Comment: Retirement planning – far more than number crunching
17 October 2019
How does our identity change when we retire? And what does this mean for paraplanners putting together a financial plan? Jacqueline Lockie, head of Financial Planning, CISI, considers some recent research.
First published in the October issue of Professional Paraplanner
You may have seen the recent research publicised on BBC news channel on 20 August entitled “Why we lie about being retired”.
The article talked about the findings of four years of research by Professor Amabile at Harvard University in the US. Her team interviewed 120 individuals at different stages of life in various parts of the US and talked to them about their perspectives about retirement. As you’d expect, retirees started off relaxing and enjoying being retired, but the shine soon wore off.
The study identified that many people do not envisage what life would be like when they actually retire. One reason suggested for this was that the financial planning that goes on prior to retirement seems to be viewed as more of a mathematical exercise of crunching numbers to ensure the retirees have sufficient money to live on when they reach retirement.
But as we all know from creating financial plans for clients, doing the number crunching is just one part of the process. Getting the client to imagine what life would be like when they retire is something I don’t often see talked about in client meetings or written about in financial plans.
Imagine this scenario, you are retired, it is a rainy Tuesday afternoon, what are you doing? Having a doze whilst watching Midsummer Murders or doing something a little more exciting? Having a doze is all well and good for our health, but perhaps not on every rainy day.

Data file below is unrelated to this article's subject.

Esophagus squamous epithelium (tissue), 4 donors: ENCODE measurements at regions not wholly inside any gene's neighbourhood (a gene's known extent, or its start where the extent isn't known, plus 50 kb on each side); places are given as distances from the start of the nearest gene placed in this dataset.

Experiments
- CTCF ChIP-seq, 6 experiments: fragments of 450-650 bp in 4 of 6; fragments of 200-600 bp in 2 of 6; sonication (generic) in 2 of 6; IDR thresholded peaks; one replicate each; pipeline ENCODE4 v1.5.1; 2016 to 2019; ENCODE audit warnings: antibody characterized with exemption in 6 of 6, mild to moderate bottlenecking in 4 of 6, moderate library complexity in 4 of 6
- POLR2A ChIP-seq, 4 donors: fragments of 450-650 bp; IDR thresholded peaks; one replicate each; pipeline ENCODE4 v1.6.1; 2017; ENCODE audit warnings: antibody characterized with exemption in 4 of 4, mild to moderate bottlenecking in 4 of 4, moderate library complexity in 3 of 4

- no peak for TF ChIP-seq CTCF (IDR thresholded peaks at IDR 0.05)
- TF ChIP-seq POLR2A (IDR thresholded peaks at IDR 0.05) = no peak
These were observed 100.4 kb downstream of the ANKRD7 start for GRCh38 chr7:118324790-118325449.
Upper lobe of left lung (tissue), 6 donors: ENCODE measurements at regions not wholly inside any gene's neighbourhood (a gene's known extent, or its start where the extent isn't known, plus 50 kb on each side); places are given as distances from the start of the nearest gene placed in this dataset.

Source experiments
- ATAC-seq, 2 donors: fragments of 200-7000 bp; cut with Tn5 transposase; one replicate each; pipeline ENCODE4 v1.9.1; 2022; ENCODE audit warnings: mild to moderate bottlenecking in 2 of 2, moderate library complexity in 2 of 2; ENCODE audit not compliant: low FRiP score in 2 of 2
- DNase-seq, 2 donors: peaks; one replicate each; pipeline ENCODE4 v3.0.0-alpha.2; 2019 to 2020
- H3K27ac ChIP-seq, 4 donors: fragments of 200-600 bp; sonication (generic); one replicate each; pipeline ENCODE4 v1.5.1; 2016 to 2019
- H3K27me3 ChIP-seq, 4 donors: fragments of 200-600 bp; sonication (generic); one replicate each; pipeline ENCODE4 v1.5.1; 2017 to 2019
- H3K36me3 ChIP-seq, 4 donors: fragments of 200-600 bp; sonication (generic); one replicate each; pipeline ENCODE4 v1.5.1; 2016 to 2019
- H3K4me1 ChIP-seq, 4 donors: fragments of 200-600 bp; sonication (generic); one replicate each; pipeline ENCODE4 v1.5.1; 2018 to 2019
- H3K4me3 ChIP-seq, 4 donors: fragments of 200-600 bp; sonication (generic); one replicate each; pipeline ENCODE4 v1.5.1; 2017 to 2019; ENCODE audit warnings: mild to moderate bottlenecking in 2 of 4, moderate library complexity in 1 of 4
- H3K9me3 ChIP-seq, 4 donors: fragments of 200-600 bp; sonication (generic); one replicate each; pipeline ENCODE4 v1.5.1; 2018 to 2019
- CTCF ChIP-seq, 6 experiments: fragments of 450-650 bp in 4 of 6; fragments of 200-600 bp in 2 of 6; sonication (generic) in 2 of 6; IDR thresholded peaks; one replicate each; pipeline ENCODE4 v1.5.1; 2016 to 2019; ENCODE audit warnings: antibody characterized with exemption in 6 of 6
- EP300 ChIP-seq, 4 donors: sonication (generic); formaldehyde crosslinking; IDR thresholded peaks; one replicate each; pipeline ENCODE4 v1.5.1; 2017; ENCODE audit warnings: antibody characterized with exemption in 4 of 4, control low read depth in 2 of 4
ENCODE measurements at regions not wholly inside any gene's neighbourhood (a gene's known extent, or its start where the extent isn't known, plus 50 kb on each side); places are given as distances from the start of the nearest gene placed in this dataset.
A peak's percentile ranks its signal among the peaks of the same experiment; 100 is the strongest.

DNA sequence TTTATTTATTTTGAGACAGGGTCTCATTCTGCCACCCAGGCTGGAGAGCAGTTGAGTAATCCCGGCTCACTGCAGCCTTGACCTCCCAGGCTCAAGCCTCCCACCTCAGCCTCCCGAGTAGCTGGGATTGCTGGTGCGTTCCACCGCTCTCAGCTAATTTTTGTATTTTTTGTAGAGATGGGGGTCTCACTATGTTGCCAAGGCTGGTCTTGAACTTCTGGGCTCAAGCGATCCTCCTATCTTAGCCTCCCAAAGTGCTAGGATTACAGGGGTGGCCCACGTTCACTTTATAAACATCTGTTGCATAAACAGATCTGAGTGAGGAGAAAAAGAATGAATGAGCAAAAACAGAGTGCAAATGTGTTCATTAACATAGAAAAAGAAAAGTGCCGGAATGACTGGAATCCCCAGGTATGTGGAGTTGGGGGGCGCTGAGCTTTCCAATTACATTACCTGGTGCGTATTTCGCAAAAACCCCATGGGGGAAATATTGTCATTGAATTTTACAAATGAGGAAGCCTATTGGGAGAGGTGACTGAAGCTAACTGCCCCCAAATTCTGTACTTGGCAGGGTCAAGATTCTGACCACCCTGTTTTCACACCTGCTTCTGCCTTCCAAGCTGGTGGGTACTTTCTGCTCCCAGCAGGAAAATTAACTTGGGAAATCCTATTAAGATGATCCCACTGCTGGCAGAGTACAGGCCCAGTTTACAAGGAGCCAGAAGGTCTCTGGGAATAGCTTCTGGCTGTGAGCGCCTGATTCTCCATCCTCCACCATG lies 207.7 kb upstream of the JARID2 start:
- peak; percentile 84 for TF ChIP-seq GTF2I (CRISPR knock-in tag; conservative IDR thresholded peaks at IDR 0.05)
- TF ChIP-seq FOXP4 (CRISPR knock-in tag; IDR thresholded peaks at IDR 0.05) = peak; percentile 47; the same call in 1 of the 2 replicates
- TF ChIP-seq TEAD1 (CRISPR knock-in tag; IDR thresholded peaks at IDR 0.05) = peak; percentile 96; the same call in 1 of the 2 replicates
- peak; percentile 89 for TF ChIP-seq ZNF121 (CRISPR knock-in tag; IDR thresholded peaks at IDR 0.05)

One of the most interesting things about this research was they found when they asked retirees what they did for a living. Most said, “I’m a retired…librarian/bio chemist/banker…”. They didn’t just say that they were retired, they all added their previous job to the statement. The researchers suggested that we do this naturally because we seek some sort of identity when retired.
But would a client really need to add their previous job title when retired if they felt their life post full-time work, had value and meaning? As paraplanners you are in the ideal position to ensure that the financial plans that you create for clients help them see how they might live a long and fruitful life in retirement.
The research also went on to comment about the economic factors at play and it made me think about the potential impact on cashflow planning.
As Governments around the world but particularly in Europe, start extending the normal retirement age, how might this impact those who are planning for their retirement in less than ten years’ time?
It lead me on to think about what many of my own clients used to do for a living before they came to me for advice. If, like me, you write financial plans for white collar workers, consider whether they have always undertaken roles like that. If, like some of my old clients, they started work as a manual worker before starting their own business, it might be that extending their retirement age to allow more time to meet their objectives, might not always work well. Some might suffer more ill health as an effect of previous occupations. So understanding about a client’s entire working life is important.
We all know that if we use the client’s own words and terminology when writing financial plans for them, this makes it personal to them as they can see themselves reflected in your words. Their goals and objectives are brought to life. But research shows that when it comes to retirement, there is more that we can do to show clients what that could really feel like.
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